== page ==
There is a popular TV show on at the moment called Take Me Out. About 25 women stand in a line. Each has a buzzer in front of them. Male contestants are introduced 1 by 1 and go through a number of ‘tests’. As the show progresses, some of the women ‘take themselves out’ of the running for a date by turning off their light. Clients choosing consultants can do something very similar i.e. set up a number of tests for consultants to overcome – albeit you might want to eliminate the ‘buzzer’.
Changed World: Over the past 25 years the consulting world has changed beyond recognition. Back then we didn’t have access to spreadsheets and all calculations were completed by hand. Our first laptops were ‘luggables’, so heavy we almost needed a handtruck to get through airports. And it took an entire day to design & print an 8-10 slide presentation, a job that now takes about 60 minutes.
But while technology has speeded up the game, by far the biggest change has been the number of people who’ve entered the business. No one is unemployed any more; everyone is consulting. Some people, particularly those with good ‘front-of-house’ skills, find themselves out of work and re-brand, using consultant as a flag of convenience. If it walks like a consultant and talks like a consultant… oops! It’s still not always a consultant who can deliver (referred to in New York with typical brashness as a ‘resultant’).
Bait & Switch: In the larger consulting houses, a common occurrence is to send in a General to sell the job and a Sergeants to complete it. While they may argue that the senior person will supervise the project, don’t be fooled. There is often a huge difference in capacity. This is the only time when gray hair offers an advantage. In complex change projects you need (and are paying for) high-level expertise – not someone breezing in and out as other commitments permit. Just because some junior consultant has access to a saw, doesn’t make them a carpenter. But that particular issue has been around since God was a boy. The newer problem is people posing as consultants who don’t actually understand the role, have no mentor and don’t possess the competence to work alongside clients in a developmental way. And, it becomes obvious. A contact in Galway that recently hired such a consultant made the observation: “That’s when the rubber meets the sky”.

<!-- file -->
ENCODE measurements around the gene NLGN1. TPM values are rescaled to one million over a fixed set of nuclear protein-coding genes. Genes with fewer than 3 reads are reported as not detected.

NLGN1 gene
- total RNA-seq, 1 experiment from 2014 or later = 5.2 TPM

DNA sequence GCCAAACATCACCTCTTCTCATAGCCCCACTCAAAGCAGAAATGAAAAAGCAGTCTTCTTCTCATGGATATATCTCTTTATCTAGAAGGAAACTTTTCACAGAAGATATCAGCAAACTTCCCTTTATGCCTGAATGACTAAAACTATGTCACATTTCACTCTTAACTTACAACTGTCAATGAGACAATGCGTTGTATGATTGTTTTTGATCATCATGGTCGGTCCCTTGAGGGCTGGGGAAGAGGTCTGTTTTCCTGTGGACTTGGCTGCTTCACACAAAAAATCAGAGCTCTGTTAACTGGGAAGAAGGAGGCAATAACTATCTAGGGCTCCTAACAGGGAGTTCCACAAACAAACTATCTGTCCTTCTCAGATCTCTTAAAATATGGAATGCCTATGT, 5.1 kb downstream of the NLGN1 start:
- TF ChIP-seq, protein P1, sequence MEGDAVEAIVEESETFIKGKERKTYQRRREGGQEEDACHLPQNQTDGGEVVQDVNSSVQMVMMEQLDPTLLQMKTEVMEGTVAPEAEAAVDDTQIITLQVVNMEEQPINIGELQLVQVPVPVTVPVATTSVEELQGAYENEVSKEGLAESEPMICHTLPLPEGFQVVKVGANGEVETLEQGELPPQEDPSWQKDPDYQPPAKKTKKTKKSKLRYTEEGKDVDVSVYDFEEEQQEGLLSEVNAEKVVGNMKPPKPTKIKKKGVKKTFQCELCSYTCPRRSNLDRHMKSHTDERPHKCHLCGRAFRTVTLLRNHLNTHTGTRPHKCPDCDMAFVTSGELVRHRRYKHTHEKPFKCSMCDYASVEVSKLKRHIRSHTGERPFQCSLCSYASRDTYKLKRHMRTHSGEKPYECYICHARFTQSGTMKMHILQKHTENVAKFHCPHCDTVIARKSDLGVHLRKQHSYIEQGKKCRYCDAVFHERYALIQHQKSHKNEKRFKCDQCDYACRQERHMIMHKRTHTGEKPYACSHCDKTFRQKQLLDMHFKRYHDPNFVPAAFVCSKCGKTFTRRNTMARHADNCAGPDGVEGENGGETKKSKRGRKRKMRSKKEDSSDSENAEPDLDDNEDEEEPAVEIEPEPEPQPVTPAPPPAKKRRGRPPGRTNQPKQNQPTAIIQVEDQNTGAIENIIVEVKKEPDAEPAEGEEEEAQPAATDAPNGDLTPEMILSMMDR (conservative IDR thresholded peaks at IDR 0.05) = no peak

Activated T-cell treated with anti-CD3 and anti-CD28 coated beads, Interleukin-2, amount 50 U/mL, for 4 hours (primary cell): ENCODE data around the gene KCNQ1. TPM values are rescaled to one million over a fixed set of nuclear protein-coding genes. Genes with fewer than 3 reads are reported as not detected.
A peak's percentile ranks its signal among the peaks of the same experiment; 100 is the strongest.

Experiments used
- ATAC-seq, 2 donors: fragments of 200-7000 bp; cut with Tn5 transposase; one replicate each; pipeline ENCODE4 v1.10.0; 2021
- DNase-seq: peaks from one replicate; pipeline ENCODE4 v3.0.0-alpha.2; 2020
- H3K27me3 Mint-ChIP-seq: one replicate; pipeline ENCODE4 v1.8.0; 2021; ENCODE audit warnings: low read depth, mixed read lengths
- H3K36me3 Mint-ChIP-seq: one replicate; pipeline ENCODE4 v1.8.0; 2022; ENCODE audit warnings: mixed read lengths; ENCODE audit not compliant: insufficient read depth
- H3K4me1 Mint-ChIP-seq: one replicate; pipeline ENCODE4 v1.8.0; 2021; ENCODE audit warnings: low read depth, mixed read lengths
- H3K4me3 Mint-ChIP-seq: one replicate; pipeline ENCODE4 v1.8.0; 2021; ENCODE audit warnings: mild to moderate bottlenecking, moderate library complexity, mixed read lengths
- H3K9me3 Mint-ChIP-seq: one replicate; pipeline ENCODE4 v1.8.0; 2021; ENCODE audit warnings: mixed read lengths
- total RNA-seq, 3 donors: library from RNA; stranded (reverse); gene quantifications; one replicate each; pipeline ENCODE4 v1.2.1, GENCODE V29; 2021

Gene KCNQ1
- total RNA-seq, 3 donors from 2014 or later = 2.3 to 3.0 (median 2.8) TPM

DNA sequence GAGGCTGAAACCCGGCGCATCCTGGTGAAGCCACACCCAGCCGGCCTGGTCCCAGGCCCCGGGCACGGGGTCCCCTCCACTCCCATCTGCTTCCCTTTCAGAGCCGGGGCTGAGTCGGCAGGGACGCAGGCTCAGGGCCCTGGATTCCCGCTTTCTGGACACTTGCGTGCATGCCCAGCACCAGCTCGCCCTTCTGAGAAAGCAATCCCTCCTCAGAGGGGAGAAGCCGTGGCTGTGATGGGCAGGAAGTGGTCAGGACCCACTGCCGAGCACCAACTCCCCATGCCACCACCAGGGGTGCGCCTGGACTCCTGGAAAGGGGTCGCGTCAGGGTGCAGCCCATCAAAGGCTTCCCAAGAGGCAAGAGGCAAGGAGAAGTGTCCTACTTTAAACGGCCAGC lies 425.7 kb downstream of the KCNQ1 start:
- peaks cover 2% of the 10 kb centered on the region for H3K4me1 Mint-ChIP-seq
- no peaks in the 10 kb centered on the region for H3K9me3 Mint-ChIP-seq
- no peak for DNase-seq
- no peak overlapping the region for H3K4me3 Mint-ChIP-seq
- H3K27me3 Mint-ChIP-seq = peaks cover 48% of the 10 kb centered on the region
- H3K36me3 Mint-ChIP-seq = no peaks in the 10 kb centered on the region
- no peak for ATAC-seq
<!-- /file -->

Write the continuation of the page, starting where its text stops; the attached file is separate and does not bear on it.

Real Consultant? The following checklist, slightly tongue in cheek, may help you to separate the wheat from the chaff.
Q: Do they have a website and how good is this? Can they be serious if they do not have an on-line presence?
Q: What defined expertise do they have? (Coaching, 6 Sigma, Disputes Resolution, Psychometrics). How was this acquired? Are they simply qualified or have they actually practiced this stuff?
Q: Do they have ‘products’? If the tag-line line is ‘everything we do is customized for you’ – how do you know that they can deliver anything?
Q: What is their annual revenue income? If they can’t generate a decent salary each year, how come they’re advising you?
Q: Do they have a PA or some administrative backup? If not, are you paying a consulting rate for secretarial work?
Q: Have they worked for blue chip clients? Who and what exactly was the project?
Q: Have you spoken to those clients and got solid feedback? What were the measurable outcomes? Have they an ability to intellectualize, operationalize, both?
Q: When consulting projects go wrong (and some % of consulting always go south) how do they respond? How did they handle past projects that were less than successful? What are they learning about their practice?
Q: What leverage do they have in terms of external connections which they could they use on your behalf?
Good Talkers: All successful consultants have to be good at marketing. Whether they like it or not, it’s part of the business. So this is not a rant against selling per se. Nor is it an effort to close the market to new entrants. People moving into the space are often worth a shot if they are genuinely trying to build new skills. This group will often go the extra mile to understand client needs and over-deliver against expectations.
The real ‘trick’ when choosing someone to work with is to separate consultants who can actually deliver from ‘pseudo-consultants’ who are simply threading water in-between jobs to give themselves a better interview story. Do you really want to put a major project in the hands of someone who is scouring the advertising pages of the Sunday papers? A bit unsympathetic to someone who is unemployed? Perhaps. But the answer to their dilemma will not be found in posing as a consultant – unless they are making a serious effort to learn the business. Consulting is a full contact sport. If you are going to jump in, give it 100% by really learning the game and offering something unique.